Many hands make light work: Carnival revealed

Published: Friday 26 August 2022

A Carnivalist celebrates the Notting Hill Carnival


As the Carnival returns to the streets of Notting Hill for the first time in three years, Kensington and Chelsea Council lifts the lid on how council workers and infrastructure supports the world-famous event.

Licensing officers, waste collectors and transport officers are some examples of the people working alongside organisers to make Carnival happen by:

  • Licensing for 300 food stalls and 38 live sound systems to support the 72 Masquerade bands, 11 steel pan bands and 100 live stage acts
  • Providing 1,000 compostable, chemical and water-free toilet facilities, (made up of 480+ cubicles, 600 urinals and over 40 accessible cubicles)
  • Clearing around 300 tonnes of waste between Sunday and Monday and at the end of the Carnival
  • Organising a weekend at the seaside with Age UK for up to 40 elderly and vulnerable residents living on the Carnival route.

The Kensington and Chelsea team make up the officers, wardens and cleaners who ensure it all comes together safely and efficiently. What started out as a small parade to fight racial injustice has grown into a wonderfully diverse and electrifying street festival which has contributed greatly to tourism in the area.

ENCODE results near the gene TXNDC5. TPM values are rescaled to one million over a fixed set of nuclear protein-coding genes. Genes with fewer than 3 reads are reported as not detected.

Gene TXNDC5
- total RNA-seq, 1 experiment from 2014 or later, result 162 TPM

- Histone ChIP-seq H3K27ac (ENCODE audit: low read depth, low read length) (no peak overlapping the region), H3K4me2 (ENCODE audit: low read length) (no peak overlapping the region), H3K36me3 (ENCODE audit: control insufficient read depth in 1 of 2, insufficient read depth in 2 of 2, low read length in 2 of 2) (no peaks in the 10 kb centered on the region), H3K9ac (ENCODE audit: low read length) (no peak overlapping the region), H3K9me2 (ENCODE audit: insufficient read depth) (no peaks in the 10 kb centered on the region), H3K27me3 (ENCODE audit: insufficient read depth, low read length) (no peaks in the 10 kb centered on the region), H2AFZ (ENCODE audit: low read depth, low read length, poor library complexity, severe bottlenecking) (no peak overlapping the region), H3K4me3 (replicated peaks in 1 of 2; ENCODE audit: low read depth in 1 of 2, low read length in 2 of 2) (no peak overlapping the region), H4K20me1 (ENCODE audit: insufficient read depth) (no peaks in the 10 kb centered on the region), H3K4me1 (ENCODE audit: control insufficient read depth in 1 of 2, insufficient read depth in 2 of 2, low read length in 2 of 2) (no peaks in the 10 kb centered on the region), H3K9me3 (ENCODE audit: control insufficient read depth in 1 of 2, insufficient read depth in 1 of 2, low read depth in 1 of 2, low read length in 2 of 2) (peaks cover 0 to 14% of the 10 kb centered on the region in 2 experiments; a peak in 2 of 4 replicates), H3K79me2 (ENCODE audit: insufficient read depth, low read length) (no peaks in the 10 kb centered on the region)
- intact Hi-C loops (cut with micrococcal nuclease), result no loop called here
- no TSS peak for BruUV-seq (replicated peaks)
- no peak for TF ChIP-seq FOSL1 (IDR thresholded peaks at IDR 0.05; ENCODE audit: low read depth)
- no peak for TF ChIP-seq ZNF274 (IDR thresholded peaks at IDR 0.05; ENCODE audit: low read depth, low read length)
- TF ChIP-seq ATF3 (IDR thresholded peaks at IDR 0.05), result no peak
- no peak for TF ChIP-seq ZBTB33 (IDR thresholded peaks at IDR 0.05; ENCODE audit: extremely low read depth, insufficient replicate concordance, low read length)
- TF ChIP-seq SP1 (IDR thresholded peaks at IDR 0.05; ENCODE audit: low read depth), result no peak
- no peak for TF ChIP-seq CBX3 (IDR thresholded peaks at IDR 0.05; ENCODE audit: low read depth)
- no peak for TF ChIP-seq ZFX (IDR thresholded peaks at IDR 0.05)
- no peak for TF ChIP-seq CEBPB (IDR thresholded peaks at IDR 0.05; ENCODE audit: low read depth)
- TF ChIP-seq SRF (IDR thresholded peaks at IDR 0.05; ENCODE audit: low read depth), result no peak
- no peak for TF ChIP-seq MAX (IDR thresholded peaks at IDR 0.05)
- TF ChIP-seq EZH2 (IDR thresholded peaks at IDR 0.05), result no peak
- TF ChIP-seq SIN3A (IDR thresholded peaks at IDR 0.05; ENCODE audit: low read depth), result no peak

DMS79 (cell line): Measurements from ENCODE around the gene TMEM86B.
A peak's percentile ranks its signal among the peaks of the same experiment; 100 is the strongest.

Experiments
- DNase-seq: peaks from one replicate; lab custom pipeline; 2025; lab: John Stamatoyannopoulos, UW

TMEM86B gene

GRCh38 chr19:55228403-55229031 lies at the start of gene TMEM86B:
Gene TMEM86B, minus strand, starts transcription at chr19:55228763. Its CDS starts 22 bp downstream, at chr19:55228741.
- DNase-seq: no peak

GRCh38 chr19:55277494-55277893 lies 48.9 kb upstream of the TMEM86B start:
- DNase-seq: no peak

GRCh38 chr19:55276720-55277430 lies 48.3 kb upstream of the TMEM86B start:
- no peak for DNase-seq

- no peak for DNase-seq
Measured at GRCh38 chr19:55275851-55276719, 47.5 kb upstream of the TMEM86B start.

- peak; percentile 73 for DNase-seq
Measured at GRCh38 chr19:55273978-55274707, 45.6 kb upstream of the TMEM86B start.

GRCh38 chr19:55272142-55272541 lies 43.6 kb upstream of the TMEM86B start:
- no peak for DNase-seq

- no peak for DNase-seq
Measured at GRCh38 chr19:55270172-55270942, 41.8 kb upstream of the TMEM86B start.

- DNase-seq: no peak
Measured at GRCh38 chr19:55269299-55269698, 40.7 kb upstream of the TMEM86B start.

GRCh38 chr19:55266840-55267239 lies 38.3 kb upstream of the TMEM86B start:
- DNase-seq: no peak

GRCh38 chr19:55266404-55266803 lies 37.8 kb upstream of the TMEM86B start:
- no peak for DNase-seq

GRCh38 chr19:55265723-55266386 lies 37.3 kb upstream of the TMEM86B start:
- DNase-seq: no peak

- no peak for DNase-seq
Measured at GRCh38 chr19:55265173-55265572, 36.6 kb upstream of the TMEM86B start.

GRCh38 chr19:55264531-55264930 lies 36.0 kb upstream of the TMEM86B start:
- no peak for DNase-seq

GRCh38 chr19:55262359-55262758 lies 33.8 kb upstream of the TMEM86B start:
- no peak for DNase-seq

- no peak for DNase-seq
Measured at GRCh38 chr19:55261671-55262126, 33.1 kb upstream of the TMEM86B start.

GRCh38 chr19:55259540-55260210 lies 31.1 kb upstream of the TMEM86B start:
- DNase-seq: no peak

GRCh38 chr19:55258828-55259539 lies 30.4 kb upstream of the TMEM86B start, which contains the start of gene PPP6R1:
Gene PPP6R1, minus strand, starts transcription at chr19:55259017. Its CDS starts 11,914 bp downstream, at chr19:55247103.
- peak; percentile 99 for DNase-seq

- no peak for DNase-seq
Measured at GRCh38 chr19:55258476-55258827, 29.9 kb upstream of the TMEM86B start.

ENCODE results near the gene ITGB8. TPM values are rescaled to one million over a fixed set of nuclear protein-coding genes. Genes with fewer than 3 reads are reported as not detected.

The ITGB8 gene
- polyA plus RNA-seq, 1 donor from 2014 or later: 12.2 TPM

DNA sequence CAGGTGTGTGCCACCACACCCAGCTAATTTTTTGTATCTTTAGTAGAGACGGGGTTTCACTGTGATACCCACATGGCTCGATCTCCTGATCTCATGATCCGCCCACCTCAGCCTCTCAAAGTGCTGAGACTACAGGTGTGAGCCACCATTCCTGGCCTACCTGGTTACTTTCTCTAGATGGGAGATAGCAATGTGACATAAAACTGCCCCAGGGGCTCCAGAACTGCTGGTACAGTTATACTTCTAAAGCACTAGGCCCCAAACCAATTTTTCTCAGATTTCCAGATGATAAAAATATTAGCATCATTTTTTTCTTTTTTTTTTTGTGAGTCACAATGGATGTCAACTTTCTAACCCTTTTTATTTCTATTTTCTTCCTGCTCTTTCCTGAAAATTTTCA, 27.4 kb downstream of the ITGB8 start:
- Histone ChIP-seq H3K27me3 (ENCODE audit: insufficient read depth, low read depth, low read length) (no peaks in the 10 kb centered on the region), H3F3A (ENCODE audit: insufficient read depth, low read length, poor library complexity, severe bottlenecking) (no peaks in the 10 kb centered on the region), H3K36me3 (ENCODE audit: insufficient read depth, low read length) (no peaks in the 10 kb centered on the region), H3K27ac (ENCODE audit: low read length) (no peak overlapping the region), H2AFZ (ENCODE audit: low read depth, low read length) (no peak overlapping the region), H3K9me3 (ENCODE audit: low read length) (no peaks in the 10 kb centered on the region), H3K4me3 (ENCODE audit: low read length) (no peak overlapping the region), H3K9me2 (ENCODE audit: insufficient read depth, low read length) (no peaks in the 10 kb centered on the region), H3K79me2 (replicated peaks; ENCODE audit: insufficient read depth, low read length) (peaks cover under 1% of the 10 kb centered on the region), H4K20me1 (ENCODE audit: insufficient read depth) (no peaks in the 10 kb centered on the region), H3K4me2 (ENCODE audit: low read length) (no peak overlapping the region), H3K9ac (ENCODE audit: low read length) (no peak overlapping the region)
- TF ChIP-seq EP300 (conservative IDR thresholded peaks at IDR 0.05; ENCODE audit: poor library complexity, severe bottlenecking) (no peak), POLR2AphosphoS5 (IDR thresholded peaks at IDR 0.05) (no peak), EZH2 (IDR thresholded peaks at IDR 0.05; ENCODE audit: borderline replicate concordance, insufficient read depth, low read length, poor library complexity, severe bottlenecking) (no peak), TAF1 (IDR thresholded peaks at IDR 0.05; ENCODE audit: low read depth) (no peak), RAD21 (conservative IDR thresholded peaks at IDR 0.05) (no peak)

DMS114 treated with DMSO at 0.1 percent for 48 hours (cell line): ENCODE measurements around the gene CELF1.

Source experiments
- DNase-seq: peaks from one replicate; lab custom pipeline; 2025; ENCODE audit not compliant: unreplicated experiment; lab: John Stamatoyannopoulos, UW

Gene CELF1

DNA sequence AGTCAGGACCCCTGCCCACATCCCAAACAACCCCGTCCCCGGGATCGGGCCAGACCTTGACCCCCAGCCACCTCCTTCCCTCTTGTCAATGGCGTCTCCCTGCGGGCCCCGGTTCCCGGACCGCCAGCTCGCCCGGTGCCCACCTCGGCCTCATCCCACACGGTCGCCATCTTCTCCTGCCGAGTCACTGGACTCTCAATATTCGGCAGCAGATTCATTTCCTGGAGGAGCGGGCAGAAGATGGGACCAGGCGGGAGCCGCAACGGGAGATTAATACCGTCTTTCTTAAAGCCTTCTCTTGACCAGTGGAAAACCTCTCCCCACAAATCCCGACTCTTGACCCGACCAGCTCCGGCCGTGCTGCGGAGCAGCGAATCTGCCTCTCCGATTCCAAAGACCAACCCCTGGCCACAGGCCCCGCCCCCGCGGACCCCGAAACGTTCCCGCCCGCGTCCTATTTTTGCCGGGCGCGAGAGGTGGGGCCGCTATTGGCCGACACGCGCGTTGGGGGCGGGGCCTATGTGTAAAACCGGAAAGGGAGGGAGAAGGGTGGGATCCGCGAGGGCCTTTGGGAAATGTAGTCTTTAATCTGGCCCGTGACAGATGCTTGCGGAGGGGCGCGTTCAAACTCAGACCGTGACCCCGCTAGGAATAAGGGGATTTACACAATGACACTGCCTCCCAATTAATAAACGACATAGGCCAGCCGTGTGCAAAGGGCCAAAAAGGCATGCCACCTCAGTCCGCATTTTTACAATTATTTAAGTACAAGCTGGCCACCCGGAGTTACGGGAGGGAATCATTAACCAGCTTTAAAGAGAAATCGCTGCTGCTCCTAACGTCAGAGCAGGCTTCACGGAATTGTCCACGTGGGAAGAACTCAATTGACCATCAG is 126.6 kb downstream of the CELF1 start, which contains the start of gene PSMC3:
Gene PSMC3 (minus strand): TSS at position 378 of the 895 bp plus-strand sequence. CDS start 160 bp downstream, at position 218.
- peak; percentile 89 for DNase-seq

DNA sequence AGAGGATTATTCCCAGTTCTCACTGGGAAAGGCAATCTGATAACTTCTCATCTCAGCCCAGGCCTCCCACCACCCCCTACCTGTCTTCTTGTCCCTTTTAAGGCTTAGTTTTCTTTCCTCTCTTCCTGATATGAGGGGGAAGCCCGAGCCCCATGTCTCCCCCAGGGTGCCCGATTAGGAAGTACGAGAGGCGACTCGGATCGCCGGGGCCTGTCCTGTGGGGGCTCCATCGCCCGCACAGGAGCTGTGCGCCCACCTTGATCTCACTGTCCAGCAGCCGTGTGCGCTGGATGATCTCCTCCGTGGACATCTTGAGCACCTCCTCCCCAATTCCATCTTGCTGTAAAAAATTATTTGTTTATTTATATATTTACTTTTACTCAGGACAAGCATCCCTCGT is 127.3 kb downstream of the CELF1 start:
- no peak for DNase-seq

Lead Member for Culture, Leisure and Community Safety, Cllr Emma Will said:

“We look forward to having Notting Hill Carnival back and we have been ramping up our efforts to ensure it returns to the streets safely and enjoyably. 


“From toilets to road closures, our team works round the clock to prepare to welcome hundreds of thousands of visitors from far and wide. We are ready to serve the community before and during, as well as returning the streets back to normal just afterwards.


“As Europe’s biggest street festival, it’s a massive undertaking and we’re proud of our team who work alongside organisers and an army of community volunteers to make it happen.”

Recognising that Carnival isn’t for everyone, Kensington and Chelsea supports local organisations to take elderly and vulnerable residents away on a trip over the bank holiday, as well as working with groups such as mental health charity Hestia, to arrange alternative events for their service users.

The welfare of residents visitors and local businesses are paramount, so Kensington and Chelsea have been prepping them in advance with booklets, a dedicated phone line that will be open over the weekend and an online hub of information available at that covers everything from road closures to free basement cleaning for any properties affected by Carnival.